Traverse City News and Events

Warehouse District Pioneer Closes Its Doors. What Next?

Sept. 27, 2016

After nearly 14 years in the Warehouse District – and thousands of art exhibitions, concerts, comedy shows, and community events – downtown Traverse City’s InsideOut Gallery has closed its doors.

Owner Mike Curths hosted his last public event, a live WNMC broadcast, Sunday at the Garland Street venue. Curths tells The Ticker he’s packing up the space this week and will be out by October, leaving the building’s future an open-ended question – and multiple community groups scrambling to find new homes.

“I’m basically retiring,” says 60-year-old Curths. “I don’t want to do the daily grind anymore. I’ve been thinking about it for six months. It just felt like the right time for me.”

Curths, one of the early modern pioneers in the now-thriving Warehouse District, says several factors contributed to his decision to close the business. The owner faced health issues in recent years, including heart surgery and a battle with cancer (he’s now cancer-free). The gallery also struggled since its inception to find an audience for its avante-garde and pop surrealism exhibits and independent music showcases, Curths says.

“Traverse City likes to think it’s progressive and there’s a real arts scene here…but it can get pretty clique-ish," he says. "It's beige. It’s not a college town. It’s a real struggle to bring in new acts.”

The recent proliferation of breweries and restaurants offering live entertainment also meant “competition became fierce the last few years,” Curths says. When building owner Ellen Fivenson listed the InsideOut property for sale over a year ago, Curths’ lease became month-to-month – limiting his ability to book future events, he says.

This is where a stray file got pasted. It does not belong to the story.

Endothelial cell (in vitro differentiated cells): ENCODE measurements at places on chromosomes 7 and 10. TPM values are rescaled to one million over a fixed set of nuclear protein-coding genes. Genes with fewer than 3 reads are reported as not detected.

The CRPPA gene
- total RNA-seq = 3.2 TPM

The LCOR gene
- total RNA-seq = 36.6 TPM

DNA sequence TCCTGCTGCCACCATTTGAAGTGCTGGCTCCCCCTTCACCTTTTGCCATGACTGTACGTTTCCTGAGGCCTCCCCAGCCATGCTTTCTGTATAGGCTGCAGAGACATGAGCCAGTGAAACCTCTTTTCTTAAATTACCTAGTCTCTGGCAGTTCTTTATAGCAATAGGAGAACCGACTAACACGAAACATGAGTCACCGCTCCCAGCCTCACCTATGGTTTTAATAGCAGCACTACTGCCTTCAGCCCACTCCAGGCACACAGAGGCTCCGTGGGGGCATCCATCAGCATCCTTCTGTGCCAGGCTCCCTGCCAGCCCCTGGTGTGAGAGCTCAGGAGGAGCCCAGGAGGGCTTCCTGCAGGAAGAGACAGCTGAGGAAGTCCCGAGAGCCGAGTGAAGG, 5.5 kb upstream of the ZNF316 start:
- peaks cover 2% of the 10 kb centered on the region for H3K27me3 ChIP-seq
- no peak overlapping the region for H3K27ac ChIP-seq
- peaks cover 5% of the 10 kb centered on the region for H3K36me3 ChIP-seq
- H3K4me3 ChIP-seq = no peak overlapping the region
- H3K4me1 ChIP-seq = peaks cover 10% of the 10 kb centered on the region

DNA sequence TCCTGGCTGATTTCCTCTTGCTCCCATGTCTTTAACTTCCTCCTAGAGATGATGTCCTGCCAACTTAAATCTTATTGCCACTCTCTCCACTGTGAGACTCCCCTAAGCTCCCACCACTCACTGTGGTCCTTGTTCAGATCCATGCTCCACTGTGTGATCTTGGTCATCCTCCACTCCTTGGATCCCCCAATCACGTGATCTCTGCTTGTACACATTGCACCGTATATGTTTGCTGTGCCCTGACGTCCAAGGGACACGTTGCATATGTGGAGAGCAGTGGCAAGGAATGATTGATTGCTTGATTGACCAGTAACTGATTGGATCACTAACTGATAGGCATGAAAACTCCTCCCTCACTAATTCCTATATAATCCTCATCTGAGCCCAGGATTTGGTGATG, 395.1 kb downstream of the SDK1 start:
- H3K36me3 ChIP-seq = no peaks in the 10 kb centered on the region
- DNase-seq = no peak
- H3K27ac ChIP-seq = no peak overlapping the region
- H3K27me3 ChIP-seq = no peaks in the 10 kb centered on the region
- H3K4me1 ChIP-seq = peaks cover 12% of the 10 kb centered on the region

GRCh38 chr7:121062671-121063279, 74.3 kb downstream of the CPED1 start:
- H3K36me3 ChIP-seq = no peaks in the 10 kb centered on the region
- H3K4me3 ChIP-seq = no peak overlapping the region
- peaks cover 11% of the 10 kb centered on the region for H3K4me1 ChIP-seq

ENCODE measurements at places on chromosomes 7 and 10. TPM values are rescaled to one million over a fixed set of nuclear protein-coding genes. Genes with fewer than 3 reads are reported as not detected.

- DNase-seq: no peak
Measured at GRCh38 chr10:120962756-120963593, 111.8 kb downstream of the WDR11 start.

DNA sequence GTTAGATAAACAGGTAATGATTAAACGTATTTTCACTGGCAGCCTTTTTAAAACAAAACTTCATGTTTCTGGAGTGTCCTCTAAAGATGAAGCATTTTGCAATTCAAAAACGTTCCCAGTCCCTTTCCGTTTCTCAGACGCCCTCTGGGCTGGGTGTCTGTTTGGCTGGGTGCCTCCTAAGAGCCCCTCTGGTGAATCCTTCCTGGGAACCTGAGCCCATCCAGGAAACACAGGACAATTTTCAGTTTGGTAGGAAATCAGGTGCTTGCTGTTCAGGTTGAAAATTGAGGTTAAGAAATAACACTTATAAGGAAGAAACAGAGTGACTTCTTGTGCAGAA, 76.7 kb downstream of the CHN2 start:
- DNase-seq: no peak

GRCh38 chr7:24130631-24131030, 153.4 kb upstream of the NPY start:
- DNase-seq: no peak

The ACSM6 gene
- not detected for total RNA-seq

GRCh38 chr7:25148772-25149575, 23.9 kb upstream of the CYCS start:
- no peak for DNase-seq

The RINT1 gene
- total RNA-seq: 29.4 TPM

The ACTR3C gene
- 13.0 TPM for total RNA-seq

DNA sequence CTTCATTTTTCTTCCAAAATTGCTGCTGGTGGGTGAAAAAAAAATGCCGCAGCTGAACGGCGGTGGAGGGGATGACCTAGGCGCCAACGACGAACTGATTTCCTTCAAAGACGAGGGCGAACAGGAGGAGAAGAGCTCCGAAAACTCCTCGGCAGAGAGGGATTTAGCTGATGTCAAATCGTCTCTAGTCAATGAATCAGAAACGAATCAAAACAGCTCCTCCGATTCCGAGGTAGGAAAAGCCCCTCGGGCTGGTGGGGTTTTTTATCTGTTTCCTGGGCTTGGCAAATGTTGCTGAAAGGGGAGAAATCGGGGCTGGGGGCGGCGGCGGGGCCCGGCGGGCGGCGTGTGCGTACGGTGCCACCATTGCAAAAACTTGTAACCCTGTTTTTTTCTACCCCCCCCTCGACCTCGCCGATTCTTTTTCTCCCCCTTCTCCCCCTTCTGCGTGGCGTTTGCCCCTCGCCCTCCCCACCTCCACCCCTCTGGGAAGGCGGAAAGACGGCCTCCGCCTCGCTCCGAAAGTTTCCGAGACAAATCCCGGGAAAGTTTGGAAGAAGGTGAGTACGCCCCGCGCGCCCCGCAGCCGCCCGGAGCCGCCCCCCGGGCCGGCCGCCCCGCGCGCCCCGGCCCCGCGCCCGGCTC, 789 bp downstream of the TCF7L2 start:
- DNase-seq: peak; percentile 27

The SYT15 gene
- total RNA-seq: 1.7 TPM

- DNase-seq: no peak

“I didn’t dare book somebody for their wedding in six or twelve months and have to call them in August and say, ‘Oh, by the way, the building sold,’” he says. 

While all of those factors contributed to the gallery's closing, Curths says he ultimately "feels great' about retirement and that he's “ready for more and different adventures.” His decision to shut down the gallery quietly (“I’m the kind of guy who just wants to walk out the door and lock it,” he says) surprised many in the community. User groups who’ve long called InsideOut home lament the venue’s closure – and are now on the hunt for new performance space.

“InsideOut Gallery was a perfect incubator for us,” says Executive Director Erin Anderson Whiting of Parallel 45 Theatre. “It allowed us to do the kind of intimate, edgier theater we do. We’re sorry to see it go, because there are very few venues in town that can provide what InsideOut provides.”

Whiting says Parallel 45 plans to maintain the same performance dates for all of its scheduled upcoming shows at a to-be-announced venue. Other groups have already locked in new locations. Good on Paper Improv will move its shows to Front Street’s Ecco beginning October 8. Says founding member David Avis of leaving the gallery: “So sad...we loved that place. We love Ecco too, but there was just something special about InsideOut.” Here:Say Traverse City Storytelling and Fulfillament will both relocate next door to The Workshop Brewing Company.

So with user groups gone and the gallery closed, what will happen to the InsideOut building?

Fivenson didn’t return a request for comment on plans for the property, which has been on and off the market for the past year and has reportedly attracted multiple interested buyers. The site faces potential challenges: While the building has nearly 9,800 square feet of space and “a great foundation,” according to Curths, “you couldn’t go up more than another floor or so on it.” Tearing down the structure and starting over with a new development would require costly remediation of the widespread soil contamination that’s plagued other projects in the district, including the adjacent Hotel Indigo.

But given the district’s revitalization – including the recent Garland Street reconstruction, the Pine Street pedestrian bridge and the proposed nearby Thom Darga development – Curths predicts the site will attract “a lot of interest.” 

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